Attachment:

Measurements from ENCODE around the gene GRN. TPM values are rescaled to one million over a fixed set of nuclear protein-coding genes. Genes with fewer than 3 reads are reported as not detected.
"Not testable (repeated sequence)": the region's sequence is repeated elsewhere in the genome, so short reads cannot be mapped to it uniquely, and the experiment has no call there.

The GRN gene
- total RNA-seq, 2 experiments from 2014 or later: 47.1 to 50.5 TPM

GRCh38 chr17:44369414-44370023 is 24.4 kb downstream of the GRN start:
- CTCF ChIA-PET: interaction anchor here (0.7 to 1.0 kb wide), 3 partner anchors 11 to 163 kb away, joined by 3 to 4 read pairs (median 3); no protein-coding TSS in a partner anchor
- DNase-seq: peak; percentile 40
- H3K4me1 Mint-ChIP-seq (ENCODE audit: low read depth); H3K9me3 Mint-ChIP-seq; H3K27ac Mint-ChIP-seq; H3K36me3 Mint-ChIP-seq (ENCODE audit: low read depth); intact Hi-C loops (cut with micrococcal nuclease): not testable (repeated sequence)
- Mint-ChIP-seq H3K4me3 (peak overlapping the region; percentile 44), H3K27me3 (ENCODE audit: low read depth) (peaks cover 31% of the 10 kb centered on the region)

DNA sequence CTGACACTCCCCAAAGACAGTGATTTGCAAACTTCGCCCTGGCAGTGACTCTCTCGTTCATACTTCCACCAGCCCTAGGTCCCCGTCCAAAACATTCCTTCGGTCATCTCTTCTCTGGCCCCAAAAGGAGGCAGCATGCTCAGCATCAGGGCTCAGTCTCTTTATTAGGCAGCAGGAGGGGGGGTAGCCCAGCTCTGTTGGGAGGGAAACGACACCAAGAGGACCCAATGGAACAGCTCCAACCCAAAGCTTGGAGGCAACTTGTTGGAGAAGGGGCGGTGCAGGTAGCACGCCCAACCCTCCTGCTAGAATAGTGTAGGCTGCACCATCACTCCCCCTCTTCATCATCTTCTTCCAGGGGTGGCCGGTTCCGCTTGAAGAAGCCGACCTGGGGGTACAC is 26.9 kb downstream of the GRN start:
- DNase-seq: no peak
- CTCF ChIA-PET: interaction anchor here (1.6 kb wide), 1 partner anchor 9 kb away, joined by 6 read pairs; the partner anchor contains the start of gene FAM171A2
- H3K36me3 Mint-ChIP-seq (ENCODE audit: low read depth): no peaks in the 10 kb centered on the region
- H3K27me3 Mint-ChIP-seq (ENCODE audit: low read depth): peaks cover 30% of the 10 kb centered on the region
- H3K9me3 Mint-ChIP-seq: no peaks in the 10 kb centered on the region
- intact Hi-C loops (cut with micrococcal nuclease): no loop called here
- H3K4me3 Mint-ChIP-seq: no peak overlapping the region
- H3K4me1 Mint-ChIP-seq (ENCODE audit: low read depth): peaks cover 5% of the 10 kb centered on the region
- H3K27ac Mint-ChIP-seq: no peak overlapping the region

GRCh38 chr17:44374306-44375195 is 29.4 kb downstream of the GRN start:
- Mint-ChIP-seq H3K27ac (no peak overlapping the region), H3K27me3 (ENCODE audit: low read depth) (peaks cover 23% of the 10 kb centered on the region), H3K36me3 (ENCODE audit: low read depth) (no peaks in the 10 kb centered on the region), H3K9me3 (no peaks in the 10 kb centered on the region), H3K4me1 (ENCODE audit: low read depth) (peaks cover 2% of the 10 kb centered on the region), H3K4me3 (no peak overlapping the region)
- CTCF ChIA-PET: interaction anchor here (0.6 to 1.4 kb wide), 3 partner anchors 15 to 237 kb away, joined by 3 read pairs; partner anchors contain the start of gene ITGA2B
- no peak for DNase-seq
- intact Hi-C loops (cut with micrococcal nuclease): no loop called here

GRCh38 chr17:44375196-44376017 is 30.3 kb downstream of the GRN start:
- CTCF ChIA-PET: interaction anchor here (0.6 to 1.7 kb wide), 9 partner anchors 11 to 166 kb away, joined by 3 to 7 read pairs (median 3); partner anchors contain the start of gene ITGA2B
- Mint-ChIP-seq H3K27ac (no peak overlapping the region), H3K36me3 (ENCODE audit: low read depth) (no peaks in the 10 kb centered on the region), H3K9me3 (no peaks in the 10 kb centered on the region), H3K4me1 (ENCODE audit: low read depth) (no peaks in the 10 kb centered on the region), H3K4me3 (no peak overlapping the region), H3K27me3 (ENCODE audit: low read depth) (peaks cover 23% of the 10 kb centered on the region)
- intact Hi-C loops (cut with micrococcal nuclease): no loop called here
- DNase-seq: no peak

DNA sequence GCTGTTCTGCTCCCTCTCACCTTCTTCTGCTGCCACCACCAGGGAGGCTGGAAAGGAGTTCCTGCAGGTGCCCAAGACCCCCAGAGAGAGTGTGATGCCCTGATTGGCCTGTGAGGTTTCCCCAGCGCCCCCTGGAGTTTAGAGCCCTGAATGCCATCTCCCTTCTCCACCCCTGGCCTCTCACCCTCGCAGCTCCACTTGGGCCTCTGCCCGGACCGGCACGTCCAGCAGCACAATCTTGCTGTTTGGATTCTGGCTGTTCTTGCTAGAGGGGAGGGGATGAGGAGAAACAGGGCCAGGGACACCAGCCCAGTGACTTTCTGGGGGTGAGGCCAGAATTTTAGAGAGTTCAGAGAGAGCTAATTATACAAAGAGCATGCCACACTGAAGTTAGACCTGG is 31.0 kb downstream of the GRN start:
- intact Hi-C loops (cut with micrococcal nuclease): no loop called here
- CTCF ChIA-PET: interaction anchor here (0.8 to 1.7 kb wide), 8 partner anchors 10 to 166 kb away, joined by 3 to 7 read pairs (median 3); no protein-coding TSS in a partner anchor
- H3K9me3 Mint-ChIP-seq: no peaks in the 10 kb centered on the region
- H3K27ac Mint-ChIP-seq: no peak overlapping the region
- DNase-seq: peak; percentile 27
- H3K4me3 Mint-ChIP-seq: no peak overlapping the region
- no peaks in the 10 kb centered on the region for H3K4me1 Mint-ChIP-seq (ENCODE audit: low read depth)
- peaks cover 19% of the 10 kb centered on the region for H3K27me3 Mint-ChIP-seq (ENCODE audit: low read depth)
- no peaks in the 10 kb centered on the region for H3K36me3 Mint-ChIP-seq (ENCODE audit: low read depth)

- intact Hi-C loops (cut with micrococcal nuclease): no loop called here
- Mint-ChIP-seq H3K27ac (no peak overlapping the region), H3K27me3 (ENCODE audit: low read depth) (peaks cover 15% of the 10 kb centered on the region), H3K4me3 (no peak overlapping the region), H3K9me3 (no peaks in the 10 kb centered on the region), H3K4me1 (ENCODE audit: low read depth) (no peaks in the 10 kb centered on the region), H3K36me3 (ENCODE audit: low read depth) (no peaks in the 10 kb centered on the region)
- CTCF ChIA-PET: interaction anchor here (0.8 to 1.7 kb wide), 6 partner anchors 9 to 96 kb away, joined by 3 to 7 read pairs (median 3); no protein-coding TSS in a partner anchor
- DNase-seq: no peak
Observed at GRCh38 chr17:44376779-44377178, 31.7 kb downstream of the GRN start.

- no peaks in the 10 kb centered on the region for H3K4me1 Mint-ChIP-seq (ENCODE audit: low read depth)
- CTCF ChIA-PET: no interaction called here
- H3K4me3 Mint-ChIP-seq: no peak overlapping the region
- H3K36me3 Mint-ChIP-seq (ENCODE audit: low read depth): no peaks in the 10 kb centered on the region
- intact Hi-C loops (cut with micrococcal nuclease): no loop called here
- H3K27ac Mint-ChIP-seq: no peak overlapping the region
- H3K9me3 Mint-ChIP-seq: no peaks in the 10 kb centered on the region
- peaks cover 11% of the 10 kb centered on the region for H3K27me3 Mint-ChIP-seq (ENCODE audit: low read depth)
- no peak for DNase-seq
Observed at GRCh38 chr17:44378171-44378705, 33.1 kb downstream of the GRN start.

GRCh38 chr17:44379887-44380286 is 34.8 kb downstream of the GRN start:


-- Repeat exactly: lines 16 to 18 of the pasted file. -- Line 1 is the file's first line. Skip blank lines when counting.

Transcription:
- intact Hi-C loops (cut with micrococcal nuclease): no loop called here
- H3K4me3 Mint-ChIP-seq: no peak overlapping the region
- H3K4me1 Mint-ChIP-seq (ENCODE audit: low read depth): peaks cover 5% of the 10 kb centered on the region